Poster for Richard Lewontin's lecture.

Richard Lewontin is Emeritus Professor of Biology and Emeritus Alexander Agassiz Professor of Zoology in the Museum of Comparative Zoology in the Department of Organismic and Evolutionary Biology at Harvard University. As an evolutionary geneticist, Prof. Lewontin helped to establish the field of molecular population genetics by merging molecular biology and evolutionary theory. He was also known for his research on the philosophical and social implications of genetics and evolutionary theory. Among his many books are The Genetic Basis of Evolutionary Change (1974), Human Diversity (1982), Biology as Ideology: The Doctrine of DNA (1991), and The Triple Helix: Gene Organism and Environment (1998). In 1972, Lewontin identified that most of the genetic variation within human populations is found within local geographic groups and differences attributable to racial groups are only a minor part of human genetic variability. He is a critic of neo-Darwinian approaches to evolutionary biology. He has also written about the development of agribusiness and the economics of genetic modification, suggesting that hybrid corn was developed not because it was a superior species of corn, but because it enabled corporations to force farmers to buy new seed each year. He has received numerous awards including a Fulbright Fellowship, the Sewall Wright Award from the American Society of Naturalists, and the Thomas Hunt Morgan Medal from the Genetics Society of America.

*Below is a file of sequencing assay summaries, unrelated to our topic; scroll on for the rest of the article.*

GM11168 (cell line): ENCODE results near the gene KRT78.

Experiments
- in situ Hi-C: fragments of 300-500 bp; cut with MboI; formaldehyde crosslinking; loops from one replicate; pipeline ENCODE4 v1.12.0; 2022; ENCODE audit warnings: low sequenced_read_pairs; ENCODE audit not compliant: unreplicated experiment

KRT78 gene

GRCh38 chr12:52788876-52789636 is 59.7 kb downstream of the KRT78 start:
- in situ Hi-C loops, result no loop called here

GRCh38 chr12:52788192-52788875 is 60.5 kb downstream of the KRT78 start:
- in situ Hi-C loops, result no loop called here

In his lecture, Lewontin discussed the problem of equality, which he called the “social agony” of the United States and Canada. To understand equality, he argued, one needed to study the history of social change over the past several centuries. He focused especially on the shift from a feudal society with little physical or class mobility to the modern capitalist nation-state. Society’s changing needs had helped to spur a new economy in which workers required the freedom of movement. This, in turn, required a revolution in the organization of society. However, these post-revolutionary societies were not based on equalities, and the solution to inequality of wealth and power had plagued thinkers and politicians since the 1700s. Lewontin discussed the mistaken belief that inequalities were entirely internal, based on one’s genetics, suggesting instead that they were also structural and environmental. He advised his audience to remain wary of genetic determinism and those who put too much stock in others’ genetic makeup, since much was still unknown.

Former Dunning Trust lecturer, Stephen J. Gould, addressed similar topics in his talk.

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